which of A.I. is concerned with more abstract forms of Reasoning that do not involve a direct coupling with a physical environment. For example, there has been work in the automated design of devices of a given type (e. g . , V L S I ) to meet specific goals, in the automatic construction of computer programs that accomplish a specified computational task, in the automated diagnosis of disorders in humans (medicine) or in machines, in game playing (e.g., Chess), in the intelligent scheduling of complex activities, in the automated solution of various mathematical problems etc. A very important subfield of these abstract reasoning A. I. applications is that of Expert Systems. An Expert System can be defined as the computer embodiment of the knowledge and general problem-solving expertise that is used by a human exert problem solver in a specific domain (e.g., a diagnostician or a financial planner). A common property of all these reasoning applications is the fundamental requirement of the system to have both extensor-e knowledge about its area of expertise and the ability to accomplish analytic reasoning by applying this general knowledge to the peculiarities of situations.
An area of A. I. that is beginning to receive serious research attention is that of Learning. Several fundamentally different types of learning have been identified. For example: a) tuning, where a system’s performance is gradually improved through its experiences in a particular domain without any fundamental alteration of the system’s basic approach to its problem-solving) concept formation, where a system identifies and utilizes new fundamental concepts that arise from its experiences, and c) discovery, where a system explicitly undertakes the process of exploring the properties of its domain in order to learn interesting or useful attributes. Learning, especially in its more general forms, is an extremely difficult activity. However, there are those who argue that people are always learning, and that learning is a fundamental component of any intelligent behavior.
In order to accomplish its fundamental goals, A.I. both draws upon and makes contributions to other fields of study. For example, Computer Science is the primal reservoir of knowledge about the engineering of software systems. Examples of spin-offs from A. I. into general Computer Science are video games, time sharing, and word processing. A.I. has consistently been a fruitful area for the development of new areas of software application and of new software engineering techniques. Cognitive Psychology is a field that has some of the same higher-level goals as A.I., viz., the development of successful models of Mind. However, the methodology of Cognitive Psychology is based more on observation of and experimentation with humans as opposed to the construction of operational implementations required by A.I. Philosophy has historically been concerned with the principles of valid reasoning. Many of the techniques for automating reasoning developed in A.I. have their roots in Philosophy (primarily in Logic). Linguistics is concerned with the study of language. A.I. research in language has drawn upon linguistic models and has developed new concepts about the important features of language that derive from A.I.’s insistence on operational functionality (e.g., A.I. has been concerned more with the meaning thatis conveyed by language while linguistics has been primarily concerned with the structure of language). Finally, physical properties of the world have fundamental importance in the areas of perception and manipulation.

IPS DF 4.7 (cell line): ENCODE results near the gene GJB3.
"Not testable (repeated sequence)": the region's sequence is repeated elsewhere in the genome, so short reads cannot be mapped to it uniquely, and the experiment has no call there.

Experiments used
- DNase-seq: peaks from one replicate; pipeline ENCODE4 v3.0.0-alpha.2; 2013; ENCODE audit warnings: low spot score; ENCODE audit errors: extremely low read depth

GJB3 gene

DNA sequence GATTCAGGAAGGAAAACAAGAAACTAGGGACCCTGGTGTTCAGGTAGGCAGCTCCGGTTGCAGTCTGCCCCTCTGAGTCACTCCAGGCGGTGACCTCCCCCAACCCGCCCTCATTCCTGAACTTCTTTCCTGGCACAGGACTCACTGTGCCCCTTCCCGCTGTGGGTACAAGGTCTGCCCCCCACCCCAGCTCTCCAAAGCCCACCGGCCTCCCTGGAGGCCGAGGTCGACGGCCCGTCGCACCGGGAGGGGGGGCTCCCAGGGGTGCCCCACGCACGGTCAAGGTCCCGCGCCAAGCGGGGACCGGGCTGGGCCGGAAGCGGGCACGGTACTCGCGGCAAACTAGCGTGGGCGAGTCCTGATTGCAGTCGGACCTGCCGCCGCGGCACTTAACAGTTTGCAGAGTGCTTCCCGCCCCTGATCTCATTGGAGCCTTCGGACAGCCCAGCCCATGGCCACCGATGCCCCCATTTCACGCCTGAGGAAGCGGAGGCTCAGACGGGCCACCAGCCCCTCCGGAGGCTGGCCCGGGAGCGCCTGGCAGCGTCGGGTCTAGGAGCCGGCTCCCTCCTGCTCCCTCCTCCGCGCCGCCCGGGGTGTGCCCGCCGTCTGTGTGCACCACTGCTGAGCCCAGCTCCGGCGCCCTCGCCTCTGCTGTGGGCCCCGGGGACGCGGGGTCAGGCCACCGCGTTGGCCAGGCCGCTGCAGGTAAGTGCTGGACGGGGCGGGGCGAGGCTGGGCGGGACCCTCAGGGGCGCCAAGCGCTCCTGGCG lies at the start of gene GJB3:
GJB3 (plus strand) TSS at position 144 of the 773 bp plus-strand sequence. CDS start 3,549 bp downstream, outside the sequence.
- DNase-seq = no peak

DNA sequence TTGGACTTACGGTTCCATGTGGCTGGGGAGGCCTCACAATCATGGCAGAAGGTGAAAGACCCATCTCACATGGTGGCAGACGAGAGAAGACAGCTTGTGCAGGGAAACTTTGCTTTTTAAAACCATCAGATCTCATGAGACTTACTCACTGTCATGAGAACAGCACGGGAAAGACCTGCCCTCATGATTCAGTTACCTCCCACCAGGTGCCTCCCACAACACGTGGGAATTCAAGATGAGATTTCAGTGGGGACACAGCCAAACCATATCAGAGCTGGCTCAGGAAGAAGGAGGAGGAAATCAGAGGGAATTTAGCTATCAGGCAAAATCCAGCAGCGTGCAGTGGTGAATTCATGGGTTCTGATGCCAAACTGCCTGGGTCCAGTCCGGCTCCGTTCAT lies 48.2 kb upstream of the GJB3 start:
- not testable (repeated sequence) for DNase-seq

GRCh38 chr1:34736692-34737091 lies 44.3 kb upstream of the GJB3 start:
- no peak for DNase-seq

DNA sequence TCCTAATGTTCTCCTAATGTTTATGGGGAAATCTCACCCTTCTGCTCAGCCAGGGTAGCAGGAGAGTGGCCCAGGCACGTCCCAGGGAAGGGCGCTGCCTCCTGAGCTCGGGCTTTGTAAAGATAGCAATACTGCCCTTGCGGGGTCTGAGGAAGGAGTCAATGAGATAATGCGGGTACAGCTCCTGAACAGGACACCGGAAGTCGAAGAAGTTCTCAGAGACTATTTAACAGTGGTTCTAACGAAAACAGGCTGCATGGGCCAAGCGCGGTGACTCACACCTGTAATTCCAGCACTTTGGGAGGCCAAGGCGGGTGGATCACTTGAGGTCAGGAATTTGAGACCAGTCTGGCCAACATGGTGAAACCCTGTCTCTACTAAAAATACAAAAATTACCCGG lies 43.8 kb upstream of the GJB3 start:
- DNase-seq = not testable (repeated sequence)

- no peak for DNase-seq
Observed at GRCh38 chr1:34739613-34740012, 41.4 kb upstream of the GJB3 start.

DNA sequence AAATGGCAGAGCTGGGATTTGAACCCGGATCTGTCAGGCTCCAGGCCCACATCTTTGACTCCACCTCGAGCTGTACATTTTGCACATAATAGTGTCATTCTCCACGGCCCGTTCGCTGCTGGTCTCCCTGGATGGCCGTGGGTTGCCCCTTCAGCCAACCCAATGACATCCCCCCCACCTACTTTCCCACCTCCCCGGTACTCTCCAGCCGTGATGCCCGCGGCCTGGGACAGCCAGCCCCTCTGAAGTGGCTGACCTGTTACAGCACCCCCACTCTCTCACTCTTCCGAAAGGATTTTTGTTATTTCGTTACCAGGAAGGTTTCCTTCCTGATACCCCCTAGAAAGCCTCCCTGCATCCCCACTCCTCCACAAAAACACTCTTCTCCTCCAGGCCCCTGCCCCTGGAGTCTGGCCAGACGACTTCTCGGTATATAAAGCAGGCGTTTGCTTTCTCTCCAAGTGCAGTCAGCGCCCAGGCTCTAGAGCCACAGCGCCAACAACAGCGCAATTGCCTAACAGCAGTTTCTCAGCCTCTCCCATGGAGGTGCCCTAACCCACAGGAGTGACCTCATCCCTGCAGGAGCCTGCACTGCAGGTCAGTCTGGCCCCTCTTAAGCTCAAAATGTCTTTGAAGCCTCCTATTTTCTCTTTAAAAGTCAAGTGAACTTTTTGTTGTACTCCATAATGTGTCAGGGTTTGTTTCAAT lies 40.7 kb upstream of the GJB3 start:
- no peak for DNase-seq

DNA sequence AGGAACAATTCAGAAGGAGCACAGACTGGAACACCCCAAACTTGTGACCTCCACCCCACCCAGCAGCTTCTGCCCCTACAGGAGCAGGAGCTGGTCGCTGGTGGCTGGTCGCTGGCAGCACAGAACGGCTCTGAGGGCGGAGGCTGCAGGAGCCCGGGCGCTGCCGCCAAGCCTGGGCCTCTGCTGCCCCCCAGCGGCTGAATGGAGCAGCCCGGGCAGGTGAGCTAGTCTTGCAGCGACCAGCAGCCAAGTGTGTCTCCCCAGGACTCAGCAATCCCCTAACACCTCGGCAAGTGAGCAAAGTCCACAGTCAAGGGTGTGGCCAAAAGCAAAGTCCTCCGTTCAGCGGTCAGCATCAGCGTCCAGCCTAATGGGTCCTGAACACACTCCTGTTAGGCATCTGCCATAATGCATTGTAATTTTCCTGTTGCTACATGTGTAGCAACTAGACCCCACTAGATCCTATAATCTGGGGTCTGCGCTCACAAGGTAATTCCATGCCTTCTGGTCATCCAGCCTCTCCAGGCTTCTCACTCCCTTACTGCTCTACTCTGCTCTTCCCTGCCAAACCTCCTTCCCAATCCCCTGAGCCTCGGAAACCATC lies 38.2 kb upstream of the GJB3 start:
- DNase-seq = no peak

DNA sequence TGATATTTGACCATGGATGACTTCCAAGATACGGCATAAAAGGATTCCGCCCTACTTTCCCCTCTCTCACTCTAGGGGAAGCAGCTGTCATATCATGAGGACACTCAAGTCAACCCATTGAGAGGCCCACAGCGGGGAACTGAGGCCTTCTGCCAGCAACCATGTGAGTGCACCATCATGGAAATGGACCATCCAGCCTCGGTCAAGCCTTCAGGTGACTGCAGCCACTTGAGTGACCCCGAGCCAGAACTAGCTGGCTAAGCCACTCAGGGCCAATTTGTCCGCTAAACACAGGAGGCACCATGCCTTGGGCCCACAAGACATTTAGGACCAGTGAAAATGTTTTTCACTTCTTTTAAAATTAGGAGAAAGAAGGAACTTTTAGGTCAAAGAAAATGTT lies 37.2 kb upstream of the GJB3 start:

Another view of the system engineering side of A.I. is that it is concerned with pushing the frontiers of applied Computer Science in the direction of systems that are flexible, adaptive, able to cope with the unexpected, and able to formulate their own analyses and solution procedures by applying general knowledge to specific situations.